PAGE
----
Next step is to superglue the window glazing in place. As an unrepentant window decal user I’ll fill and paint over the glazing later so the fit isn’t critical and I’m more concerned about getting the strips secure than worrying about superglue frosting or the like.

 

http://35809512811_c8a78589e4_k.jpgSAM_2026 by David Griffiths, on Flickr

 

I’m always sceptical about the amount of nose weight specified in kit instructions and my approach is to do a rough tape assembly and check for myself. It’s necessary to assemble the tailplanes which requires the removal of three sprue “pips” from the underside of each part.

 

http://35941840295_f5334f40a9_k.jpgSAM_2032 by David Griffiths, on Flickr

 

Once that’s attended to the fit is pretty good and the trailing edges are acceptably thin although there are some rather noticeable surface imperfections which will need to be eliminated before the natural metal finish is applied

 

http://35941842815_60057c646d_k.jpgSAM_2037 by David Griffiths, on Flickr

 

For the actual weight I always use self-adhesive lead strip which is sold for stained glass work.

 

http://35941846695_c8698db35d_k.jpgSAM_2038 by David Griffiths, on Flickr

 

I cut enough lead strip to match the kit instructions (in this case 20g) and popped it into the fuselage before taping it together with the tailplanes in place.

 

http://35809511241_6b2a57affa_k.jpgSAM_2039 by David Griffiths, on Flickr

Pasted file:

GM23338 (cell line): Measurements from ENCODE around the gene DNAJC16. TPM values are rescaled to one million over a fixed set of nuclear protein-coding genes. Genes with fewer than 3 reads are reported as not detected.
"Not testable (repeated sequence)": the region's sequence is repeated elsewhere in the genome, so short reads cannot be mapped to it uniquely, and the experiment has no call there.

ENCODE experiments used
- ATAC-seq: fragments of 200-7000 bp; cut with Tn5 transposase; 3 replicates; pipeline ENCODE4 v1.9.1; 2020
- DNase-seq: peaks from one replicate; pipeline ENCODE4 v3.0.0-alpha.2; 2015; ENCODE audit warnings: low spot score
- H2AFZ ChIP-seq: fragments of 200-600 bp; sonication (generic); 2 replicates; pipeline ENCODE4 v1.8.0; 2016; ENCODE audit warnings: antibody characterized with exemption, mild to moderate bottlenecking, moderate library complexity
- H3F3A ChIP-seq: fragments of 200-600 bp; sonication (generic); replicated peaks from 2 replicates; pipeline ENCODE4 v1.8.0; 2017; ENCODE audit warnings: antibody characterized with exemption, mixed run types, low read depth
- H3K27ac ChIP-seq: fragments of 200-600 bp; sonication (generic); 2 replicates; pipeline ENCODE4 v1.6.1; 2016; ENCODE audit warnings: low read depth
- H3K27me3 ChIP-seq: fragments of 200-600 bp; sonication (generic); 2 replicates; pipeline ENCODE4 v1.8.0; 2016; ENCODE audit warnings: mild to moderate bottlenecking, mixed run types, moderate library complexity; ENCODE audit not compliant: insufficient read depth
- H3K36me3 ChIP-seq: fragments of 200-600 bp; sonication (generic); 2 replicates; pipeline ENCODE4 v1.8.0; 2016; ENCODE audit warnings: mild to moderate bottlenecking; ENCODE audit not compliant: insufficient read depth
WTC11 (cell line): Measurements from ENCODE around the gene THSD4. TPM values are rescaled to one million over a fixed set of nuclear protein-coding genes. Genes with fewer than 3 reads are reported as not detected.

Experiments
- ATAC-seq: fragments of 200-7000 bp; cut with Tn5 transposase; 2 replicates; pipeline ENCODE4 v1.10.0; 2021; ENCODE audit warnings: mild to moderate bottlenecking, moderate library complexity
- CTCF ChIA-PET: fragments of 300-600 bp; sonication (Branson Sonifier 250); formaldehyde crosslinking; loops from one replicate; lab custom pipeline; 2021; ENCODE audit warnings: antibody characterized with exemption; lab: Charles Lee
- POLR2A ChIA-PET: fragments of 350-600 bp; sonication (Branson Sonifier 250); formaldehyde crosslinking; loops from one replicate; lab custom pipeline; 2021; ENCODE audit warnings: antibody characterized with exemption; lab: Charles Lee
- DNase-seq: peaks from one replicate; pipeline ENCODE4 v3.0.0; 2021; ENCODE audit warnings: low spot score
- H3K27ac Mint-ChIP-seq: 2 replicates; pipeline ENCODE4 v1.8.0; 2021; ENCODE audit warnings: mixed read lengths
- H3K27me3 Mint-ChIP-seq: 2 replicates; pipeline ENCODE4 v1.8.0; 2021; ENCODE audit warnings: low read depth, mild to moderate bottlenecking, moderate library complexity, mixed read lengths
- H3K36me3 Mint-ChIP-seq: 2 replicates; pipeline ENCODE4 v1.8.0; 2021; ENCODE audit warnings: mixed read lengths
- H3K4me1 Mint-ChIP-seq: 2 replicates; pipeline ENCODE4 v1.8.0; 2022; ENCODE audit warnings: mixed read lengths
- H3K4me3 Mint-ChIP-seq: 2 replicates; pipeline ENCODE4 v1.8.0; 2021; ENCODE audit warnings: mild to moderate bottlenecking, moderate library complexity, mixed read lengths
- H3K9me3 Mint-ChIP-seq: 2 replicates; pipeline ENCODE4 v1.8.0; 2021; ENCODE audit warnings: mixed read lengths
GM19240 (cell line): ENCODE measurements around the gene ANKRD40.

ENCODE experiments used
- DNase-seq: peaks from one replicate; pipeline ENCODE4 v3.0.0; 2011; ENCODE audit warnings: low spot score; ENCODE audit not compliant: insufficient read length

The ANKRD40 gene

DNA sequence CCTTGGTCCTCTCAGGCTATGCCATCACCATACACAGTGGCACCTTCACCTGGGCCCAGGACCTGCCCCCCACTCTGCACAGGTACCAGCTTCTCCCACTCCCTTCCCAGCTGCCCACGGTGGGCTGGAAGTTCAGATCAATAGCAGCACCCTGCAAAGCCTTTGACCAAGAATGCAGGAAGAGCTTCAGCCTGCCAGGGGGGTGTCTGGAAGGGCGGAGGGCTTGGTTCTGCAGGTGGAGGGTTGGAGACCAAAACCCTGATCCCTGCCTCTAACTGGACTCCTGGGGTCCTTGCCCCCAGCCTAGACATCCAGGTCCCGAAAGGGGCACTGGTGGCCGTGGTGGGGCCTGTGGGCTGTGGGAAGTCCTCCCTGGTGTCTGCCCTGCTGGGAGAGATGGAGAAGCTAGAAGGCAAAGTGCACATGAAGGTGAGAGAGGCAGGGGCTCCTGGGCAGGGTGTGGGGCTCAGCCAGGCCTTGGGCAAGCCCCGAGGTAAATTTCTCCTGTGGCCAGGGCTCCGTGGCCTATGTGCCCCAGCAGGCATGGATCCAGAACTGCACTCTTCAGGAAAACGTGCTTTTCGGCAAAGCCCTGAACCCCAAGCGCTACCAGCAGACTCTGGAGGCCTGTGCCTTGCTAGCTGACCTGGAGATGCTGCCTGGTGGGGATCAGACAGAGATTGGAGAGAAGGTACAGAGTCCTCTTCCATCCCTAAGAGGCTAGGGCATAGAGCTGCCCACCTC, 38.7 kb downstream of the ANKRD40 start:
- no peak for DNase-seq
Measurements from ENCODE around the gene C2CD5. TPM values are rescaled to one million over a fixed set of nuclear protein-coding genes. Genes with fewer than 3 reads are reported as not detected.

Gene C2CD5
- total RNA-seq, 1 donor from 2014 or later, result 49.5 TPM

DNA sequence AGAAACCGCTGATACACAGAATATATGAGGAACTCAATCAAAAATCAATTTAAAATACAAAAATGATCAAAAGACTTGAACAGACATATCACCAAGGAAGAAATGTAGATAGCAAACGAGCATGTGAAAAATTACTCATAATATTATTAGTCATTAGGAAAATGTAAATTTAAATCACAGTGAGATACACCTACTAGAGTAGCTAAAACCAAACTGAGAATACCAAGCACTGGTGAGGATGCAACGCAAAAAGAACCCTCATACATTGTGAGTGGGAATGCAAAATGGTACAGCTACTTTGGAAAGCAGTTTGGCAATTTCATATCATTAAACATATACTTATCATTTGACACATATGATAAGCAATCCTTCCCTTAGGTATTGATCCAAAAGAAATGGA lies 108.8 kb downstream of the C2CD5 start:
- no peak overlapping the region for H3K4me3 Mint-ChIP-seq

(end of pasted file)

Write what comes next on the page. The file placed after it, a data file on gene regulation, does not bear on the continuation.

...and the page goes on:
A simple test balance on my forefinger then tells me whether more weight is needed.

 

http://35809512621_eb5a2299ba_k.jpgSAM_2041 by David Griffiths, on Flickr

 

In this case Roden got it right but there is a fair bit of aircraft aft of the wing so I added another 5g in the tip of the nose to be safe. It’s possible to stick the lead strip in place with its own adhesive but I generally use blu-tack for extra security.

 

Once the weight is secure the fuselage halves can be joined. I removed the locating peg at the nose to improve the fit and attached the nose wheel “well” (make sure that the hole for the leg is on the centre line) before bringing the parts together. A mix of Berna clamps, tape and clothes pegs held everything in place while the glue set. The joint looks pretty good and I anticipate minimal filling.

 

http://35941837625_4d2846ec8a_k.jpgSAM_2043 by David Griffiths, on Flickr

 

Once the tape was removed and the main joint touched up I added the cockpit glazing. Again this will be painted over and a decal used. Some filling will be needed at the rear of the glazing.

 

http://35809515721_0d71bc4614_k.jpgSAM_2052 by David Griffiths, on Flickr

 

Finally for now I joined the wing halves, a decent enough fit although a little filling around the engines will be required. Roden have made a good job of the Britannia’s unique wingtips, something which F-RSIN missed in their model

 

http://35941844605_fa6d93d9a7_k.jpgSAM_2053 by David Griffiths, on Flickr

 

That’s the end of part one. I’ll leave everything to cure for a couple of days while I try to finish a B738 in time for the East of Scotland Model Show on 30 July.

 

Back soon.

 

Dave G

Edited by Skodadriver
Photobucket!!

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An interesting subject, I do like the look of the Britannia, very sleek. Looking forward to part 2!

Bob

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Great start Dave.

With all the recent Roden kits I've built, 720 and Britannia and even their little Jetstar, I've found the general fit of the fuselage halves to be very good. In fact sometimes just a quick swipe with a sanding stick is all that's required.

Another area to watch is the upper exhaust pieces. I had to sand the edges a little bit to get them to but nothing drastic.

Jeff

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Pretty sure I've flown in G-AOVF in Donaldson livery to Austria from Gatwick !!